Paula Stockley spends much of her time researching Sperm competition, Sexual conflict, Sexual selection, Ecology and Sperm. Sperm competition is a subfield of Evolutionary biology that Paula Stockley explores. Her Sexual conflict research incorporates elements of Developmental psychology, Mate choice and Reproductive success.
Her Sexual selection study combines topics in areas such as Phenotype, Gene and Mating system. Paula Stockley has included themes like Longevity and Human fertilization in her Ecology study. Her biological study spans a wide range of topics, including Zoology, Andrology, Spermatogenesis and Gonad.
Her primary areas of study are Sperm competition, Zoology, Sexual selection, Ecology and Sperm. Her Sperm competition research is multidisciplinary, relying on both Competition and Spermatogenesis. When carried out as part of a general Zoology research project, her work on House mice, Sorex, Mammal and Intraspecific competition is frequently linked to work in Ejaculation, therefore connecting diverse disciplines of study.
Her work on Sexual conflict as part of general Sexual selection research is frequently linked to Context, thereby connecting diverse disciplines of science. Paula Stockley interconnects Longevity, Aggression and Reproductive success in the investigation of issues within Ecology. Her research integrates issues of Anatomy and Human fertilization in her study of Sperm.
Paula Stockley mainly investigates Sperm competition, Competition, Sperm, Evolutionary biology and Sexual selection. Her Sperm competition study frequently draws connections to adjacent fields such as Spermatogenesis. Her Competition study combines topics from a wide range of disciplines, such as Developmental psychology, House mice, Mating and Reproductive success.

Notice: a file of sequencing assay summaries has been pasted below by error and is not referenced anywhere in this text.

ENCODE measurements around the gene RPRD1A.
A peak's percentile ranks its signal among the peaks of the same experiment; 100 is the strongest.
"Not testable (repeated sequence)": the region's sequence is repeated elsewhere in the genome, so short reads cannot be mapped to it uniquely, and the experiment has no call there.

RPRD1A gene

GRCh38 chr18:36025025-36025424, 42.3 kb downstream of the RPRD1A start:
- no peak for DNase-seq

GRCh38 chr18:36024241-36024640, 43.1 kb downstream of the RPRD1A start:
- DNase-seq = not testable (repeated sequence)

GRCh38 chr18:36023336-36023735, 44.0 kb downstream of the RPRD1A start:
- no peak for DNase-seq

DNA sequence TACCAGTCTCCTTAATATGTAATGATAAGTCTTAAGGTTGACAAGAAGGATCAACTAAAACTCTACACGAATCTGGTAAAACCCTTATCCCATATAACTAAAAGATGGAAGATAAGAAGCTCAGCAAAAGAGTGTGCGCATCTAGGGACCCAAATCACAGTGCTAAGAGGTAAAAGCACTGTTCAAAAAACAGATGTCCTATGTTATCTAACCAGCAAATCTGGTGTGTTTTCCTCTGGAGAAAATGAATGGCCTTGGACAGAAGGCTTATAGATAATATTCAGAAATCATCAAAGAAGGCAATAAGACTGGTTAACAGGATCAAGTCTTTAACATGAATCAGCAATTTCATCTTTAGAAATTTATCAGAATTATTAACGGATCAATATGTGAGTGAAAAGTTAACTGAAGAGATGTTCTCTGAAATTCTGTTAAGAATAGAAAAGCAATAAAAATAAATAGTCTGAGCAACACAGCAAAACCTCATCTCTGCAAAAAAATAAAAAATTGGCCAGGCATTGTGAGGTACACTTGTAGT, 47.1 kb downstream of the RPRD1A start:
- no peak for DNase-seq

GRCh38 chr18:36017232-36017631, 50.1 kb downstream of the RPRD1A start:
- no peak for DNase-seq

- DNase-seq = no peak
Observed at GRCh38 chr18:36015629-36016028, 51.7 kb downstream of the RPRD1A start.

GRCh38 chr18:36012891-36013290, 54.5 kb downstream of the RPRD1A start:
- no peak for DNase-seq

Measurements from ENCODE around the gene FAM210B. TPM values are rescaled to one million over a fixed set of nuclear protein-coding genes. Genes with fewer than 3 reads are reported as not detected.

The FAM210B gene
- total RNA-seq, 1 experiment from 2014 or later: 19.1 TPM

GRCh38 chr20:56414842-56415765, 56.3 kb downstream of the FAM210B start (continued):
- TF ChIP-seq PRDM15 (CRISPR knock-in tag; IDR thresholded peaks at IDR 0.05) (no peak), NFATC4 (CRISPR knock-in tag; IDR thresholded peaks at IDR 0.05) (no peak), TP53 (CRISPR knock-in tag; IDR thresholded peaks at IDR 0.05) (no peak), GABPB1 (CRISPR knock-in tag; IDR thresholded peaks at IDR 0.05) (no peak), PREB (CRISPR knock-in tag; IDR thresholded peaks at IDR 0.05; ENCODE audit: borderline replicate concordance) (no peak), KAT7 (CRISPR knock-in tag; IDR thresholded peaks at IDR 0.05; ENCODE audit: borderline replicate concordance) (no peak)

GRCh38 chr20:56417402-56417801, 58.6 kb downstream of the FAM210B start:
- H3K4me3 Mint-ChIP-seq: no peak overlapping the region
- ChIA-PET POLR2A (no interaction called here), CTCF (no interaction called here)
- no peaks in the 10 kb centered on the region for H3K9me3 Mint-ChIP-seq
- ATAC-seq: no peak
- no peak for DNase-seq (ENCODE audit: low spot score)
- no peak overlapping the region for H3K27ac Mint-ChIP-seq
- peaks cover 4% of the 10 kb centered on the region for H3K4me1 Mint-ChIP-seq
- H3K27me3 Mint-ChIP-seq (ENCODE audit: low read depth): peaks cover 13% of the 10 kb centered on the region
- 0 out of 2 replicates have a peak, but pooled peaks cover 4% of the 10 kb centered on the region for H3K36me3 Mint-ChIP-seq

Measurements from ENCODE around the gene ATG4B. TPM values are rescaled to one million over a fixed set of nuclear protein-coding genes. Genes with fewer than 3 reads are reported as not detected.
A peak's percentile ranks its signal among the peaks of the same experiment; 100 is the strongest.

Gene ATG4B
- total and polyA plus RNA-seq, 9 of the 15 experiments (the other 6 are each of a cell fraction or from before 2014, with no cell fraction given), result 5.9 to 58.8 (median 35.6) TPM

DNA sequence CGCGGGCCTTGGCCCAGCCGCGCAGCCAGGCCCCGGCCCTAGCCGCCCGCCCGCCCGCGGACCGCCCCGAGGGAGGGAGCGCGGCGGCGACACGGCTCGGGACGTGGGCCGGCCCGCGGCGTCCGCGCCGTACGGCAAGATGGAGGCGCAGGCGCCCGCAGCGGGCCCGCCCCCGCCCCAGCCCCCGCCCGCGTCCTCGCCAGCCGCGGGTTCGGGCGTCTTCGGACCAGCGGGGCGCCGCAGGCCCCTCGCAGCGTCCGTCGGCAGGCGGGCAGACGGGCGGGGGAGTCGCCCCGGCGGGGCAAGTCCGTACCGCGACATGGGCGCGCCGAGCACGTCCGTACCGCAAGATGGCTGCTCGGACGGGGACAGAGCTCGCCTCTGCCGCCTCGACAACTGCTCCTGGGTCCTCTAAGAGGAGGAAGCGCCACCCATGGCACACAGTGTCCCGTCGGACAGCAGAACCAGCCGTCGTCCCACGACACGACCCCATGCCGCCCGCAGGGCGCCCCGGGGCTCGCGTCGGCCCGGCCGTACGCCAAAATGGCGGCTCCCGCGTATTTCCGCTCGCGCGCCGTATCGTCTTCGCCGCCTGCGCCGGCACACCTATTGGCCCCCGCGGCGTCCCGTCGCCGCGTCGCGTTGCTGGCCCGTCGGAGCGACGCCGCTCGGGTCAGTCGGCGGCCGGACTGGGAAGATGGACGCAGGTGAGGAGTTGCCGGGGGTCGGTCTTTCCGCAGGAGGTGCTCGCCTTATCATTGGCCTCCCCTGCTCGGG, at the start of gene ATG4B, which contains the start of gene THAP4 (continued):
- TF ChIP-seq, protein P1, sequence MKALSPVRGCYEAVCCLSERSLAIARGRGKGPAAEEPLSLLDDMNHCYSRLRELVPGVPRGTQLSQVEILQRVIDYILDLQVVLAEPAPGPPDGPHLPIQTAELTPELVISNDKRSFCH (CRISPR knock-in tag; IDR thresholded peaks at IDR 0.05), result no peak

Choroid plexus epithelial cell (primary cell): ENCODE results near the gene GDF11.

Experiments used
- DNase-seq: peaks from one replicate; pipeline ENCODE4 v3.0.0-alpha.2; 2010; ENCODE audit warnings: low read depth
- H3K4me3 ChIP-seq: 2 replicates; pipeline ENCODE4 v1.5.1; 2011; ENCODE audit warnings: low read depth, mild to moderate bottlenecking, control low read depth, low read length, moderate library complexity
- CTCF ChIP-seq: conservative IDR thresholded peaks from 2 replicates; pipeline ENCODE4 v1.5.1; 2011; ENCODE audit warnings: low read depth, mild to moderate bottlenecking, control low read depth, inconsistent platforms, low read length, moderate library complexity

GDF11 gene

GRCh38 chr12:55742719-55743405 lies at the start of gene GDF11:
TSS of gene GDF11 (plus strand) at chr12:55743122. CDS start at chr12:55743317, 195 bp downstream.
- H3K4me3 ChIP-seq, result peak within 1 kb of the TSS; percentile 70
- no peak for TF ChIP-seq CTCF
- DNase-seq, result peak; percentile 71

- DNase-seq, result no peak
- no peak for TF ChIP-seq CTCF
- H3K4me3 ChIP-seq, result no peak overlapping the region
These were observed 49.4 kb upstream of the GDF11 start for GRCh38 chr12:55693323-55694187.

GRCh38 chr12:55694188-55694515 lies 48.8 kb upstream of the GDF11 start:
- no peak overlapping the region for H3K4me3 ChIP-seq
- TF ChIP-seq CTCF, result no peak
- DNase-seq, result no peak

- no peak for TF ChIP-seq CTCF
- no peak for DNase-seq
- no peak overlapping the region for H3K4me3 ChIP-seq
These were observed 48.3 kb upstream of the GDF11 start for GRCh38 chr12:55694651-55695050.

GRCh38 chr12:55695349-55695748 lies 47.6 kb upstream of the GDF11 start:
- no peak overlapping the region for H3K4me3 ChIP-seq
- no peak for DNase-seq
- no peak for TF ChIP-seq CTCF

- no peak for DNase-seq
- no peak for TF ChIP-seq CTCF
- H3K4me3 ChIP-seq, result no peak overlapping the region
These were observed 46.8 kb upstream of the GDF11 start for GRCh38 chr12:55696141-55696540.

Her Mating study is focused on Ecology in general. Her Sperm research is multidisciplinary, incorporating perspectives in Identification, Proteome and Sexual conflict. Her Sexual selection study introduces a deeper knowledge of Zoology.
Sperm, Sperm competition, Ecology, Sexual conflict and House mice are her primary areas of study. Her work carried out in the field of Sperm brings together such families of science as Competition and Mating. The study incorporates disciplines such as Zoology, Sexual selection, Proteome, Reproductive success and Phenotypic plasticity in addition to Competition.
The concepts of her Mating study are interwoven with issues in Andrology and Semen. Her Ecology study incorporates themes from Litter, Phylogenetics and Paternal care. Her House mice research is multidisciplinary, incorporating elements of Genetics, Kin recognition, Genome and Vertebrate.
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Sexual selection and genital evolution
Trends in Ecology and Evolution (2004)
Sperm competition in fishes: the evolution of testis size and ejaculate characteristics.
The American Naturalist (1997)
Sperm competition games: a prospective analysis of risk assessment
Proceedings of The Royal Society B: Biological Sciences (1997)
Female competition and its evolutionary consequences in mammals
Biological Reviews (2011)
Sperm Competition Games: Individual Assessment of Sperm Competition Intensity by Group Spawners
Proceedings of The Royal Society B: Biological Sciences (1996)
Effects of alternative male mating strategies on characteristics of sperm production in the Atlantic salmon (Salmo salar): theoretical and empirical investigations
Philosophical transactions - Royal Society. Mathematical, physical and engineering sciences (1995)
Sexual conflict resulting from adaptations to sperm competition.
Trends in Ecology and Evolution (1997)
Female multiple mating behaviour in the common shrew as a strategy to reduce inbreeding
Proceedings of The Royal Society B: Biological Sciences (1993)
Sperm competition and the evolution of male reproductive anatomy in rodents
Proceedings of The Royal Society B: Biological Sciences (2005)
Female competition and aggression: interdisciplinary perspectives
Philosophical Transactions of the Royal Society B (2013)
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